TSMC, like all other Taiwanese semiconductor companies, is also in charge of Taiwan-China relations. TSMC has built smelters in the US and Japan, but most of its manufacturing is still in Taiwan, which leaves open questions about what will happen to its chips, which much of the world’s technology companies rely on, if Taiwan reports -China continue to intensify. .

2. How TSMC’s work culture will translate

TSMC plans to spend $40 billion on its two Arizona factories, which produce advanced chips. TSMC founder Morris Chang said Taiwan’s work culture is one of the reasons it powers the best semiconductor companies in the world. For example, he said TSMC’s 24-hour on-call practices mean that if a piece of equipment fails at 1 a.m., it will be fixed within the hour, as opposed to 9 a.m. in the United States. But the intensity of TSMC’s labor practices has come under scrutiny, including in a report earlier this month by The New York Times that found that it and other companies with a similar work culture face high turnover, despite the prestige to work for them.

With the opening of TSMC’s first foundry in Arizona, it may also be the road to a culture clash. The EE Times interviewed a chief engineer in the US who said, more or less, that the culture needs to change, but the working environment and general requirements have been established in Taiwan for a long time. So this will be transplanted to TSMC Arizona. A few small changes should make it more acceptable, but American engineers will have to adapt to the working environment and this type of culture.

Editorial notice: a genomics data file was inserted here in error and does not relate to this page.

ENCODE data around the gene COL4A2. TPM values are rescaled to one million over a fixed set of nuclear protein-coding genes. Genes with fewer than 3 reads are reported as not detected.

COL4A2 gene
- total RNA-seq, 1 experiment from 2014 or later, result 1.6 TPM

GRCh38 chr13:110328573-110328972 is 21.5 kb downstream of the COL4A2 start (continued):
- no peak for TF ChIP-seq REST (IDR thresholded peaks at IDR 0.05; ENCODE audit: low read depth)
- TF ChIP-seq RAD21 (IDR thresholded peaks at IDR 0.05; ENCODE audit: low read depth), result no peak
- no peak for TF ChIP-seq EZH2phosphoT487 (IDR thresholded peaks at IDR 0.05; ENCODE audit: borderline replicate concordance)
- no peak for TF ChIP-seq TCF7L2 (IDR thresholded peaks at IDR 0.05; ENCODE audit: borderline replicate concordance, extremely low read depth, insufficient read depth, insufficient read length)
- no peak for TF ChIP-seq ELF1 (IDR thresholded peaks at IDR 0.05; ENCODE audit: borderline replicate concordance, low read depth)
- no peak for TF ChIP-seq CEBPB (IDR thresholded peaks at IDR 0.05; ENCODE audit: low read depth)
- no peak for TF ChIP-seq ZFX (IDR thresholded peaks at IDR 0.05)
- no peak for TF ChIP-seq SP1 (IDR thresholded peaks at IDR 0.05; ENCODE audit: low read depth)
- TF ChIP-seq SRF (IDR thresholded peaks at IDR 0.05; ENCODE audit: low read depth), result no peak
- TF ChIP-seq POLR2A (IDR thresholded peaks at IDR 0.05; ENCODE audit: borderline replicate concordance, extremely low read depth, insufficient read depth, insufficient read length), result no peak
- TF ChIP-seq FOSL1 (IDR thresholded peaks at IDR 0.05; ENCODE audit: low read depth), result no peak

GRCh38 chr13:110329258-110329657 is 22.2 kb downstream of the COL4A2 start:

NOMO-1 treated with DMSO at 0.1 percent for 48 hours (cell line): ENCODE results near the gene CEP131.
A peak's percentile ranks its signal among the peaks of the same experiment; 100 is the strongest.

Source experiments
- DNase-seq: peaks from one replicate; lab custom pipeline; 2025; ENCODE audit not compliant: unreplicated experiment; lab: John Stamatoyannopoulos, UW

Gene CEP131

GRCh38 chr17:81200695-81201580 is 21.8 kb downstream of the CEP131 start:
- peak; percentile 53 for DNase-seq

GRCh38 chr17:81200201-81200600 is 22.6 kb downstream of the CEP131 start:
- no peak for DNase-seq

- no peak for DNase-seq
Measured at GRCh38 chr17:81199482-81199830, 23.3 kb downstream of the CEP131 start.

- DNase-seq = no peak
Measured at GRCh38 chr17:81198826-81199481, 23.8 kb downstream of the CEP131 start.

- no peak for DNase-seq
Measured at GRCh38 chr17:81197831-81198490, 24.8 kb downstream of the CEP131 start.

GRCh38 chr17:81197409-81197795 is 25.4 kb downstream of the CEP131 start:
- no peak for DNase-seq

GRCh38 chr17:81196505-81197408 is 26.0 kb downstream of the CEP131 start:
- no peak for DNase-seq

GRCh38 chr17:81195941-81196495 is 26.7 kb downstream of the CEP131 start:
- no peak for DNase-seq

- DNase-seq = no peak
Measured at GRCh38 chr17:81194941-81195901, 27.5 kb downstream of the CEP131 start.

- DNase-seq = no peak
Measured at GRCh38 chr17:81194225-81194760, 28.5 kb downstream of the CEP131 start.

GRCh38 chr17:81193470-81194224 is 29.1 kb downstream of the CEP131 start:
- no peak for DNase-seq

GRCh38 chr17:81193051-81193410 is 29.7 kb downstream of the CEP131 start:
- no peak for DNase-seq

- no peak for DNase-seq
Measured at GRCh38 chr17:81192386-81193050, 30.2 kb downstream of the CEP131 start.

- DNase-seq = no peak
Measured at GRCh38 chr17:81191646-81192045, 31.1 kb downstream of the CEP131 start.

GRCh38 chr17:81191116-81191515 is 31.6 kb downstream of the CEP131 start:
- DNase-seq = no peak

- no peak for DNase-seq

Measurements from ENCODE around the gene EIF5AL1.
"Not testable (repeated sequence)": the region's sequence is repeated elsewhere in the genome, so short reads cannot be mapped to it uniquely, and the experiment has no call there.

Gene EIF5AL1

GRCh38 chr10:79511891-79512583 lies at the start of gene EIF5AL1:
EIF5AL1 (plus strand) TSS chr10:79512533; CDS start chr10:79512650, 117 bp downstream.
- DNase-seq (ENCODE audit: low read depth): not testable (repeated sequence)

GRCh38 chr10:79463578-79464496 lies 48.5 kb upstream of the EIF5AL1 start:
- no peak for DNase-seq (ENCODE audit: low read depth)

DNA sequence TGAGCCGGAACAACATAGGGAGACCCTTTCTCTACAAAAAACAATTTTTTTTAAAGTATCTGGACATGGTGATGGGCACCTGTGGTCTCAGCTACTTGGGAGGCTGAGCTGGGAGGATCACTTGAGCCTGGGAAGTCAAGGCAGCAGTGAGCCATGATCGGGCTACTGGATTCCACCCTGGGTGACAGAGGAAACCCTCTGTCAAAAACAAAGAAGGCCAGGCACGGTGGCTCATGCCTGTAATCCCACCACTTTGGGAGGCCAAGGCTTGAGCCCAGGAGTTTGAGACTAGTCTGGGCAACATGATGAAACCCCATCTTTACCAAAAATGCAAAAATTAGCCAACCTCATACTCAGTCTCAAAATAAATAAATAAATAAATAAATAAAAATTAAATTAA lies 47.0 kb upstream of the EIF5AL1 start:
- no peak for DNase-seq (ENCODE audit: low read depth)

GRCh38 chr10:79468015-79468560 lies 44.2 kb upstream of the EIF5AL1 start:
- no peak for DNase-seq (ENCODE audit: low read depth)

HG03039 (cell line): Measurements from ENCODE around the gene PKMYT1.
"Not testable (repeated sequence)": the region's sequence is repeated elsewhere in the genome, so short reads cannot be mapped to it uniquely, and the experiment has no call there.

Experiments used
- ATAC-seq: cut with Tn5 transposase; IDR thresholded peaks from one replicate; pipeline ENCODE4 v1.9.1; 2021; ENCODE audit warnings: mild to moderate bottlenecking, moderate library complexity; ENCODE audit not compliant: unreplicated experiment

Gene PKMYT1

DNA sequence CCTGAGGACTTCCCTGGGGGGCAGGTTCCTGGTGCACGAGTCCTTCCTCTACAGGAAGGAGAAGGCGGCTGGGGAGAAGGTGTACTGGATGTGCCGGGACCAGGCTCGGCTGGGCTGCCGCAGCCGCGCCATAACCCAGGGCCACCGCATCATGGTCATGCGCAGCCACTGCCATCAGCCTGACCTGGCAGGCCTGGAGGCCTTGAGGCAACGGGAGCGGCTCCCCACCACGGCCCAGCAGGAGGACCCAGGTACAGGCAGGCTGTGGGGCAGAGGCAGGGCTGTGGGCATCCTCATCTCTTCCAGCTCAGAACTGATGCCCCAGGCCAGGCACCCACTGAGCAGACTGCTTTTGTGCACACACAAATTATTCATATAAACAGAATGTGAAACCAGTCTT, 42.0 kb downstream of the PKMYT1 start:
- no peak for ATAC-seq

3. Talent shortage

Employee attrition and lack of talent in general have the potential to be a major headache for semiconductor companies around the world as industry growth is expected to outpace the increase in skilled workers. In a recent report, Deloitte estimated that more than a million additional workers will be needed globally by 2030, or more than 100,000 a year. In the United States, there are fewer than 100,000 graduate students enrolled in electrical and computer engineering, and the US semiconductor industry may soon face a shortage of some 70,000 to 90,000 workers. Unless something changes, that means CHIPS Acts’ attempt to turn the US into a semiconductor powerhouse may simply lack the necessary manpower.

4. Shortage of AI chips

Human talent isn’t the only thing in short supply. Generative AI works on chips, mostly GPUs made by Nvidia, but these are becoming increasingly scarce. Microsoft is reportedly facing an internal shortage of the server hardware it needs to run its AI, and according to the WSJ, OpenAI CEO Sam Altman said during a May 16 congressional hearing that it would be better if less people use ChatGPT due to processor bottleneck. . Some server makers and direct customers told the WSJ that they’re waiting more than 6 months to get Nvidia’s latest GPUs. DigiTimes reported earlier this month that Nvidia has placed multiple orders for chips requiring TSMC’s wafer-on-substrate (CoWoS) chip packaging in an effort to ease the bottleneck. The chip shortage could cause massive amounts of stress for AI companies and AI startups, but it’s one reason Nvidia stock has soared to a trillion-dollar valuation.